Woman making a frame around the sun with her hands at sunrise
Woman making a frame around the sun with her hands at sunrise
Woman making a frame around the sun with her hands at sunrise

Consultation Paper: Reform of the Builders Lien Act – Deadline for Comments from Industry Stakeholders is Fast Approaching

December 2019 Construction Law Jamieson D. Virgin

Earlier this fall, the British Columbia Law Institute (the “BCLI”) released its consultation paper on reform of the Builders Lien Act (the “BLA”).[1]  With 2020 almost upon us, the deadline for industry stakeholders to provide comment is fast approaching.

The current BLA has been in force since 1997. It is a cornerstone of construction law in British Columbia, providing security of payment for work done on and materials supplied to construction sites. Over the past two decades construction industry advancements have created new issues and uncertainty related to the legislation. The Builders Lien Act Reform Project Committee (the “Committee”) prepared the Consultation Paper on the Builders Lien Act (the “Consultation Paper”) in response to an invitation from the Ministry of the Attorney General to conduct a comprehensive review of the BLA.[2]

Overview of the Consultation Paper

The Consultation Paper discusses threshold questions regarding the modern-day purpose and function of the BLA. It also outlines 80 tentative recommendations for BLA amendments.

Specifically, the Committee proposes an increase to the current $200 minimum to claim a lien, a new form of Claim of Lien, and greater leeway for substantial compliance with this form. Other recommendations include greater certainty about the start of the 45 day countdown to the end of the lien filing period, strengthened certificate reliability, clarity about “substantial completion,” and abolition of the so-called Shimco lien.[3] The Consultation Paper also discusses the flow of construction funds down the construction pyramid, holdback accounts, trust claims, current abuses of the BLA, the intersection of the BLA with both arbitrations and CRA requirements to pay, liening common property in a strata plan, and several other BLA procedures.

The Consultation Paper is notably silent on prompt payment and adjudication despite growing national support for these legislative developments.  Indeed, the recent introduction of prompt payment and adjudication in Ontario has received positive response from construction industry stakeholders in that province.[4] The Committee has indicated that consideration of these procedures is outside of its current mandate, and it remains to be seen whether industry stakeholders in British Columbia will identify them as areas requiring further discussion.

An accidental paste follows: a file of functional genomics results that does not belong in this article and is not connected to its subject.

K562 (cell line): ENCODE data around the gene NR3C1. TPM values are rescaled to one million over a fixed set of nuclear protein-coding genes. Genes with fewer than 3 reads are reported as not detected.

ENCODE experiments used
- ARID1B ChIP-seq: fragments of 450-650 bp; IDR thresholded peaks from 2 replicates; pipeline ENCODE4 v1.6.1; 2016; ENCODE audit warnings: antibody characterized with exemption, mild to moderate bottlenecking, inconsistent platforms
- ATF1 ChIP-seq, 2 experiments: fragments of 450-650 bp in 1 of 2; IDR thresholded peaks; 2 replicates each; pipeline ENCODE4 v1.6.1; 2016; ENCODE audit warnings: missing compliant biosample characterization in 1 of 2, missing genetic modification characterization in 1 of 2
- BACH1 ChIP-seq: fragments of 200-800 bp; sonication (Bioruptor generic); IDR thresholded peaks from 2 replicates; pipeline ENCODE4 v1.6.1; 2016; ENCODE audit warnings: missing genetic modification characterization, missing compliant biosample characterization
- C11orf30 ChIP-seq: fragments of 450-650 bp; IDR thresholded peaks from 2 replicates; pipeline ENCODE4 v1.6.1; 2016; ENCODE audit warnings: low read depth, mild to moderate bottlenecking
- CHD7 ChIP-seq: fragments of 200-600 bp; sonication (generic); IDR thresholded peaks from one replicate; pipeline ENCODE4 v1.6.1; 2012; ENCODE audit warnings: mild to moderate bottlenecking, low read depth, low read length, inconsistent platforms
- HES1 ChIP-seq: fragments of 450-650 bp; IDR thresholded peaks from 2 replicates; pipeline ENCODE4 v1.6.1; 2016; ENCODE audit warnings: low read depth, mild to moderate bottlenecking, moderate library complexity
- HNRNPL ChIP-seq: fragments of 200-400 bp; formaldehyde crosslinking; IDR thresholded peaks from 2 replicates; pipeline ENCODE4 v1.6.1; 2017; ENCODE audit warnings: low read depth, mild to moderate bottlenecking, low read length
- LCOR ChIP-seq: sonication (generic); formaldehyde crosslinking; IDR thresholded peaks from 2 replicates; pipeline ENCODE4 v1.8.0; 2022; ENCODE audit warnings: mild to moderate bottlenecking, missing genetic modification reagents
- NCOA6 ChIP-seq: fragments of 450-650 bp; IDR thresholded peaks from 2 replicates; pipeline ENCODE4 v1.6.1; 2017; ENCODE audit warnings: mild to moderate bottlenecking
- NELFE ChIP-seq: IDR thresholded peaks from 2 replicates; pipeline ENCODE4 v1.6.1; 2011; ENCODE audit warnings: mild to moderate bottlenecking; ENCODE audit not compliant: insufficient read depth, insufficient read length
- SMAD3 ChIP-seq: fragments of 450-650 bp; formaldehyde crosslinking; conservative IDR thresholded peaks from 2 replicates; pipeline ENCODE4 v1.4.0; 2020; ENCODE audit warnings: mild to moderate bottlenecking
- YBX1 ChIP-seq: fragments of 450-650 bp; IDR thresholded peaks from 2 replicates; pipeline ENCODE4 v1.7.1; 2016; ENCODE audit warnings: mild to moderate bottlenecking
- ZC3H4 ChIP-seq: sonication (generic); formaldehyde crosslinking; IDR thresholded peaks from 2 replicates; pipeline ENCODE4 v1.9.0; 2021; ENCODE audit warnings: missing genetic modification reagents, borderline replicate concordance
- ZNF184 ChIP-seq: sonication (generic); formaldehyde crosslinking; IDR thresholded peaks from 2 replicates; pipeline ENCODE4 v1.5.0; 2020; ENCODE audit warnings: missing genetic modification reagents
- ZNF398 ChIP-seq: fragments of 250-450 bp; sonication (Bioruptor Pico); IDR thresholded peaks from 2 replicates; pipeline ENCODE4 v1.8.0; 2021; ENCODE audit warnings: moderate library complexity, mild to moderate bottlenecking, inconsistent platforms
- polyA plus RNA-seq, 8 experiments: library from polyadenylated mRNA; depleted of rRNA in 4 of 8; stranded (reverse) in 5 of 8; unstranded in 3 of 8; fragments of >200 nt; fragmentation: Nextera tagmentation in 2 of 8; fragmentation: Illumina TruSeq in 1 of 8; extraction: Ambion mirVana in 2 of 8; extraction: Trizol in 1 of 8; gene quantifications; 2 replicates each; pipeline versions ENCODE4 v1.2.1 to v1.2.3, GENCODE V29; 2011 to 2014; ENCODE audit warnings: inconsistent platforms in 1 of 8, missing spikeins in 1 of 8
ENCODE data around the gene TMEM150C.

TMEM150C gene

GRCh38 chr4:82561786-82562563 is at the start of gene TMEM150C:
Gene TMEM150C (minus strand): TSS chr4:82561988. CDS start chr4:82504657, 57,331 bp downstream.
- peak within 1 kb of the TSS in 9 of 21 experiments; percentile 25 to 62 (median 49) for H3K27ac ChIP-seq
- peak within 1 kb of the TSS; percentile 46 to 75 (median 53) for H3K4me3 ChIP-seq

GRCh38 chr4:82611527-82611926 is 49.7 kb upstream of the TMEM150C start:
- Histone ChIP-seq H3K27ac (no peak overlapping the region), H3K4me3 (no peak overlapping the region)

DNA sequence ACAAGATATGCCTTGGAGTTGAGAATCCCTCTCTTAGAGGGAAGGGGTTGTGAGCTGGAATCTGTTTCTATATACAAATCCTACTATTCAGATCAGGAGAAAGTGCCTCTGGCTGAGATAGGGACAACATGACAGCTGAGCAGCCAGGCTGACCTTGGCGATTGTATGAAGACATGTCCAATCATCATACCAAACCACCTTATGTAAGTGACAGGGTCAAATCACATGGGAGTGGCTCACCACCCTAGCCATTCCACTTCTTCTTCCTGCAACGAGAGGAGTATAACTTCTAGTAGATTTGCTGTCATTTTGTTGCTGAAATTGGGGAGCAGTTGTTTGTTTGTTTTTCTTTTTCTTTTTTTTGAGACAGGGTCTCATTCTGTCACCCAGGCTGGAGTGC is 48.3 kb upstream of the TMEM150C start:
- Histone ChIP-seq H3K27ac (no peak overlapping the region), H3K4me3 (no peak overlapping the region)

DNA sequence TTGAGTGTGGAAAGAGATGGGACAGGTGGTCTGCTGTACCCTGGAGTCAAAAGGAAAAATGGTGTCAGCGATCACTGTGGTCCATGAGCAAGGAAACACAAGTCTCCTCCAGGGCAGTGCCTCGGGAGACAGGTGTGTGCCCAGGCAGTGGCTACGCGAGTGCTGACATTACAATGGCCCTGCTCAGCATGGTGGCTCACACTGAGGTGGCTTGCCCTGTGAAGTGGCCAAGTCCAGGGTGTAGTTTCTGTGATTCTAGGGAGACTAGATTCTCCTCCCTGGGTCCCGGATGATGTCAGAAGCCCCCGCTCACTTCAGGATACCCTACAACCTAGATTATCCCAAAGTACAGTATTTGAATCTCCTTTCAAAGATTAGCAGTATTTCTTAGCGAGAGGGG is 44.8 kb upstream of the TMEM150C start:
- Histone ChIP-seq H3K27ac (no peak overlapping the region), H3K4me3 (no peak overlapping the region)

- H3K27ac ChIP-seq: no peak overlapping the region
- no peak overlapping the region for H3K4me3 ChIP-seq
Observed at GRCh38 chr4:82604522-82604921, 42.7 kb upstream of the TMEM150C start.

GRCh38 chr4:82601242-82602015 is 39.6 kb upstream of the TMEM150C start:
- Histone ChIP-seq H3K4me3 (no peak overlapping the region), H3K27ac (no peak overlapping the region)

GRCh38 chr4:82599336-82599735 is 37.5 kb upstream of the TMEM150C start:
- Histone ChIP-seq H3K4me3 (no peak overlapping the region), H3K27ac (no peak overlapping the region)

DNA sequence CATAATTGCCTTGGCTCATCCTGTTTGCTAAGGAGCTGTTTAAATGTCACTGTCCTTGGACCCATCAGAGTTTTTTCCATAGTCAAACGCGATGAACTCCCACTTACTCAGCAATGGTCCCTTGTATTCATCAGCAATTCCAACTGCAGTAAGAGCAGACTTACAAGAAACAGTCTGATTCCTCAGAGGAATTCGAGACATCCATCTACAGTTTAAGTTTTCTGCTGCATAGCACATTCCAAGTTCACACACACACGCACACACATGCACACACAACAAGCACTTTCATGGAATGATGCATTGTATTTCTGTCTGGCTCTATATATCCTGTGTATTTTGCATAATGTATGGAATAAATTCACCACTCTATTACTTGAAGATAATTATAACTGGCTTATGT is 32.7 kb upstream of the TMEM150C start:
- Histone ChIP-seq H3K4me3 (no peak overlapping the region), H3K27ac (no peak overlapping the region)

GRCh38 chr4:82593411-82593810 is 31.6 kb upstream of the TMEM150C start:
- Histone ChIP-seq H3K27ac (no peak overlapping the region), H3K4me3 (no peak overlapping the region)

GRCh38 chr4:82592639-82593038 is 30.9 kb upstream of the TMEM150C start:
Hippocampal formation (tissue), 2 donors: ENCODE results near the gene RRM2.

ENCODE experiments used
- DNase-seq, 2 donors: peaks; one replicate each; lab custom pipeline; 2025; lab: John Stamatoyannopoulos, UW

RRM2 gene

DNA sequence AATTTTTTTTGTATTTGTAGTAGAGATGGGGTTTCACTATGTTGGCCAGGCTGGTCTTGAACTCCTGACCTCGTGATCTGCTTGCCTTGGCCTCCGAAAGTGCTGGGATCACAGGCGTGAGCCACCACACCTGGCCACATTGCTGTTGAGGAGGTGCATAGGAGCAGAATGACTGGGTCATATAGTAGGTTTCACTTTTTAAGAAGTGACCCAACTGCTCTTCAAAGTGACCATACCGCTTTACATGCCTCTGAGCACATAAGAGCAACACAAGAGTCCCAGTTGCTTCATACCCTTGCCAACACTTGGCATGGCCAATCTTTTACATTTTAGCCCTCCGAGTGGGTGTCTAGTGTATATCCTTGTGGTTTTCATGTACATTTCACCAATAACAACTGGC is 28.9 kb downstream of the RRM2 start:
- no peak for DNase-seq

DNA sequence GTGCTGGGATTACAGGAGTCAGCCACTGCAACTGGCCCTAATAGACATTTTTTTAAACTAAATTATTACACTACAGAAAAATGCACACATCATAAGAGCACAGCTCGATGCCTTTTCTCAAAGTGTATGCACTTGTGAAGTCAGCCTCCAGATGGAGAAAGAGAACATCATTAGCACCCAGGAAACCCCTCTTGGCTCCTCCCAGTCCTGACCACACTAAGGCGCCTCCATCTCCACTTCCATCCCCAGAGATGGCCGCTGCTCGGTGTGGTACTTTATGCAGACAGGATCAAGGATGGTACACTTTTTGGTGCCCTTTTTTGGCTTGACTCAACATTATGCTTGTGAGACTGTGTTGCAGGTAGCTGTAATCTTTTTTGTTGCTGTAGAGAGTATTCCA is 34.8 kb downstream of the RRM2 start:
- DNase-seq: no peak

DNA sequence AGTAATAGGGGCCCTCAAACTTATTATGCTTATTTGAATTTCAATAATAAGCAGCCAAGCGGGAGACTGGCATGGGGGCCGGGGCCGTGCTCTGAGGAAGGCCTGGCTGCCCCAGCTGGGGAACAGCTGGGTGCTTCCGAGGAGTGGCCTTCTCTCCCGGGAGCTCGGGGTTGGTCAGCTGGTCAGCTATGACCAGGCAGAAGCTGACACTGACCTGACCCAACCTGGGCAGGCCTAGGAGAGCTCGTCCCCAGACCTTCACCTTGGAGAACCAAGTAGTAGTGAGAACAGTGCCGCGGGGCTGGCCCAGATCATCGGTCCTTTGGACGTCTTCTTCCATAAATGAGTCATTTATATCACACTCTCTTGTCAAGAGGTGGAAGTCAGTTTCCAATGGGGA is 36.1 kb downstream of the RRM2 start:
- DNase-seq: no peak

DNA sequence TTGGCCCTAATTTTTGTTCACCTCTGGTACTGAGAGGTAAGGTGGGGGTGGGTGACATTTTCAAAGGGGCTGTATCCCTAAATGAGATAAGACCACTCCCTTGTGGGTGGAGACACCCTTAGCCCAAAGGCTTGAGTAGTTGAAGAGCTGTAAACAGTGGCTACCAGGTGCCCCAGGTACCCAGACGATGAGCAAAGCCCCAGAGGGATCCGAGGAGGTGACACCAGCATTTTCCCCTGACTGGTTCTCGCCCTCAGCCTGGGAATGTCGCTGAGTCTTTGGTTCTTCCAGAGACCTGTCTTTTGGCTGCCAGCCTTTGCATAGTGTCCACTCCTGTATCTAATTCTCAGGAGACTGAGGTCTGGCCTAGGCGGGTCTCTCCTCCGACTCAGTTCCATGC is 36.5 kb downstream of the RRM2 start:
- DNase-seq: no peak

A complete list of the Committee’s tentative recommendations for BLA reform is provided at pages 189 – 204 of the Consultation Paper.

Call for Comments

With its publication of the Consultation Paper, the BCLI has asked stakeholders for feedback on the tentative recommendations as well as the BLA more generally. The Committee may revise or abandon its tentative recommendations in light of the responses received.

Stakeholders are encouraged to provide comments by January 15, 2020.

by Jamieson D. Virgin and Eleanor Rock, Articled Student

A Cautionary Note

The foregoing provides only an overview and does not constitute legal advice. Readers are cautioned against making any decisions based on this material alone. Rather, specific legal advice should be obtained.

© McMillan LLP 2019

[1] Builders Lien Act, SBC 1997, c 45 [BLA]; British Columbia Law Institute, “Consultation Paper on the Builders Lien Act” September 27, 2019 and see also, the summary overview.
[2] British Columbia Law Institute, “Media Release: BCLI Issues Consultation Paper on the Builders Lien Act” September 27, 2019.
[3] The “Shimco lien” is a separate lien against the holdback, originating with a 2002 case in which a lien was found to exist on the basis of a particularly liberal interpretation of select BLA provisions. The BLA provides no statutory guidance on this type of lien, which the BCLI suggests is because the legislature never intended to create a “dual-lien theory”.
[4] See, for example, McMillan LLP’s Fall/Winter 2019 feature in The Generals.

Related Publications


When the Rubber Hits the Road: Practical Guidance for Automotive Companies to Comply with CUSMA

Mar 3, 2021

USMCA, CUSMA, T-MEC, CPTPP, Free Trade Agreements, Automotive Industry, International Trade, Duties, Global Affairs Canada.


Competition Bureau Grounds FlightHub’s Misleading Advertising

Mar 3, 2021

On February 24, 2021, the Competition Bureau concluded its investigation into alleged misleading advertising by FlightHub by way of a consent agreement.


Cyber Justice: Ontario Court Recognizes New Tort of Internet Harassment

Feb 23, 2021

The Superior Court of Justice has recognized a new tort of internet harassment, indicating willingness to fashion new causes of action to address online abuse.